501.BB Palestine/11–2648: Telegram

The Acting Chairman of the United States Delegation at Paris (Dulles) to the Secretary of State

top secret

Delga 946. During past week, Bunche has expressed increasing concern to us privately regarding difficulties General Riley was having in getting Israeli acceptance of plan for withdrawal from northern Negeb pursuant to November 4 resolution. Three days ago, Bunche told Shertok he took most serious view of situation and would have to call meeting of Security Council committee within 24 hours if outstanding differences between Riley and Israeli military representatives were not settled. Bunche extended this first 24–hour period by an additional 24 hours which expired yesterday afternoon. He therefore requested a meeting of the committee for this afternoon.

According to Bunche, Shertok has been visibly concerned and had promised to cable Tel Aviv. Ross discussed matter with Eban yesterday morning who informed us that Shertok had urged Tel Aviv to find some way out of the difficulty. According to Eban, the Israeli delegation here is concerned regarding the possible effect this situation might have on the development of Assembly action. He implied that there might be differences of view between Israeli military and political leaders.

According to Bunche, one of his difficulties has been that Tel Aviv [Page 1631]has told Riley they must consult Paris, while the Israeli delegation here has told Bunche that they must consult Tel Aviv.

A major hazard to our efforts to secure effective Assembly action with regard to the political settlement and in turn Security Council and Assembly action looking to the admission of Israel to the United Nations, would be failure to settle the northern Negeb situation pursuant to the November 4 resolution. Accordingly, at our suggestion, Shertok and Eban called on Jessup this morning on their way to Committee One meeting to discuss this matter. Ross was also present.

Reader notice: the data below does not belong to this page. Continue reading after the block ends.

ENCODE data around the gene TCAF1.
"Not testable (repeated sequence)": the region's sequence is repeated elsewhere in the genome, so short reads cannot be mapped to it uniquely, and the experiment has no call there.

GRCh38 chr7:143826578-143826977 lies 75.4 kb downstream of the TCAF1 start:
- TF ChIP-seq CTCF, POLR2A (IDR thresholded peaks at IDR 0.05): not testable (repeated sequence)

Jessup initiated the conversation by indicating our grave concern based on the facts as they had been reported to us here that failure to settle this situation promptly would impair our efforts in the Assembly.

Shertok said that with regard to the procedural aspects of the matter, the decision had to be made in Tel Aviv and that while he did not want to remain in any way aloof from the matter, he preferred that the decision remain in Tel Aviv particularly since it was primarily a military matter.

Shertok went on to say that on the substance, Israel had complied with two of the major requirements of the withdrawal plan. First, they had withdrawn their forces from the coastal area allotted to the Arabs under the November 29 resolution, thus permitting the advance of Egyptian forces to the lines laid down for them. Second, Israel had withdrawn all surplus troops which had entered the Negeb since October 14.

As he understood the remaining differences, Shertok went on, there were three, which he then outlined as follows:

They could not possibly withdraw from certain areas in the Negeb where their troops were stationed, because to do so would leave dangerous vacuums in which Arab or Jewish irregulars might operate freely. The United Nations did not have any force at its disposal and it was impossible for the United Nations to fill such dangerous vacuums. Until the armistice lines were established, they could not possibly comply with such requests.